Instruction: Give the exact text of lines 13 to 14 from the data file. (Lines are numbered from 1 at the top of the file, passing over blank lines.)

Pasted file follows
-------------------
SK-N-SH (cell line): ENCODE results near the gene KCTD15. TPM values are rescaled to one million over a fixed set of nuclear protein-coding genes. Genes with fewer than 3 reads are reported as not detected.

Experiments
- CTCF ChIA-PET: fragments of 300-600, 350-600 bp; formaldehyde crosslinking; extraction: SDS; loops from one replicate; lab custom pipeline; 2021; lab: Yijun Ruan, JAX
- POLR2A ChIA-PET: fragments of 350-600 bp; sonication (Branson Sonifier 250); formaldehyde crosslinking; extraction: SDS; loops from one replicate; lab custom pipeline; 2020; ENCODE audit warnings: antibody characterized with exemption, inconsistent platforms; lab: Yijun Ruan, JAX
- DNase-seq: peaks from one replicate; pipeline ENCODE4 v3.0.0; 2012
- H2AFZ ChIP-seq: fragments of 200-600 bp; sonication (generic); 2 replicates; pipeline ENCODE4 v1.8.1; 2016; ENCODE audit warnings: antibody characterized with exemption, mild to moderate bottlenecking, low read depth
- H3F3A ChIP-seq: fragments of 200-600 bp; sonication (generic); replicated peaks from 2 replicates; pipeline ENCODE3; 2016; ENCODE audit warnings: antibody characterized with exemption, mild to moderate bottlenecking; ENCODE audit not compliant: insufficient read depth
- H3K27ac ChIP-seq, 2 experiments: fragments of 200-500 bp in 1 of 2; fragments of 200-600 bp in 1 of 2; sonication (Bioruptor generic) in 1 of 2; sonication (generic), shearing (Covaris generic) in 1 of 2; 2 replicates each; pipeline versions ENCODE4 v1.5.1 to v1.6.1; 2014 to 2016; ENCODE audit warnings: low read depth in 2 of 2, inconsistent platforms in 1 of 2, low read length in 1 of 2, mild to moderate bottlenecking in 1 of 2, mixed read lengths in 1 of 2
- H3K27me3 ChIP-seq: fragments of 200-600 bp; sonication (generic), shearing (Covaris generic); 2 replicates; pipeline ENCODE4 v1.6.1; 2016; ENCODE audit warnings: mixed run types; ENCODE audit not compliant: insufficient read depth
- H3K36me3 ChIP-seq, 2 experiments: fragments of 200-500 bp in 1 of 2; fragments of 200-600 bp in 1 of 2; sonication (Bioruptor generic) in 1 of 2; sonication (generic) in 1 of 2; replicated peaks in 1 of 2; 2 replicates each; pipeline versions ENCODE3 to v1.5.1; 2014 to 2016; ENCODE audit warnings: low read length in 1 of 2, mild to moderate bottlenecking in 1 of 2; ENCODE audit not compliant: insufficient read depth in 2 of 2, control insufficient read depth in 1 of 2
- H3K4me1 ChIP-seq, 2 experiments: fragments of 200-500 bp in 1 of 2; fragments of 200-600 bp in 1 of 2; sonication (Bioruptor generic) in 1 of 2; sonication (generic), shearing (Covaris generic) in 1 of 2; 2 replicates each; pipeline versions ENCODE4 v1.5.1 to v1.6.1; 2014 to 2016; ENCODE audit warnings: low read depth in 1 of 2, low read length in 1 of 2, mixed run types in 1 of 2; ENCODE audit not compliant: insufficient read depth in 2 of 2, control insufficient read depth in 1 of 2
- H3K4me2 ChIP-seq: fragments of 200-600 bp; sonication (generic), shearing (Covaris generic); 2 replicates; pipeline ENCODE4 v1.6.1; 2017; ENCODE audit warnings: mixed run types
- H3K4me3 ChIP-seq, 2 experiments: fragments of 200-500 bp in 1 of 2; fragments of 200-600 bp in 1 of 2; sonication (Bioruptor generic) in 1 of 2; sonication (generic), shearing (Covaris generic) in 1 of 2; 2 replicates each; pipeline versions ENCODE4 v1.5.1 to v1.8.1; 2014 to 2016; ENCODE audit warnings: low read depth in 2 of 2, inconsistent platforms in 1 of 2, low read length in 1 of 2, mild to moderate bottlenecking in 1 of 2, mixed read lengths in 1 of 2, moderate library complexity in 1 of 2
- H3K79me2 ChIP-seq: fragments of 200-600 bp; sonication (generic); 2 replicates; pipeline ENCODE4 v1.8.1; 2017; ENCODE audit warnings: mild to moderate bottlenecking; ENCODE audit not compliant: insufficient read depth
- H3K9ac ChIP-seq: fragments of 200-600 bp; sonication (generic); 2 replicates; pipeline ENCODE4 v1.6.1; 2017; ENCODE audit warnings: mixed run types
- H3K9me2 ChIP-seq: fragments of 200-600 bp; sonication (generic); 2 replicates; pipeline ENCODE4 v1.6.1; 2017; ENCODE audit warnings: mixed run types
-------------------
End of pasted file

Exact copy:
- H3K4me3 ChIP-seq, 2 experiments: fragments of 200-500 bp in 1 of 2; fragments of 200-600 bp in 1 of 2; sonication (Bioruptor generic) in 1 of 2; sonication (generic), shearing (Covaris generic) in 1 of 2; 2 replicates each; pipeline versions ENCODE4 v1.5.1 to v1.8.1; 2014 to 2016; ENCODE audit warnings: low read depth in 2 of 2, inconsistent platforms in 1 of 2, low read length in 1 of 2, mild to moderate bottlenecking in 1 of 2, mixed read lengths in 1 of 2, moderate library complexity in 1 of 2
- H3K79me2 ChIP-seq: fragments of 200-600 bp; sonication (generic); 2 replicates; pipeline ENCODE4 v1.8.1; 2017; ENCODE audit warnings: mild to moderate bottlenecking; ENCODE audit not compliant: insufficient read depth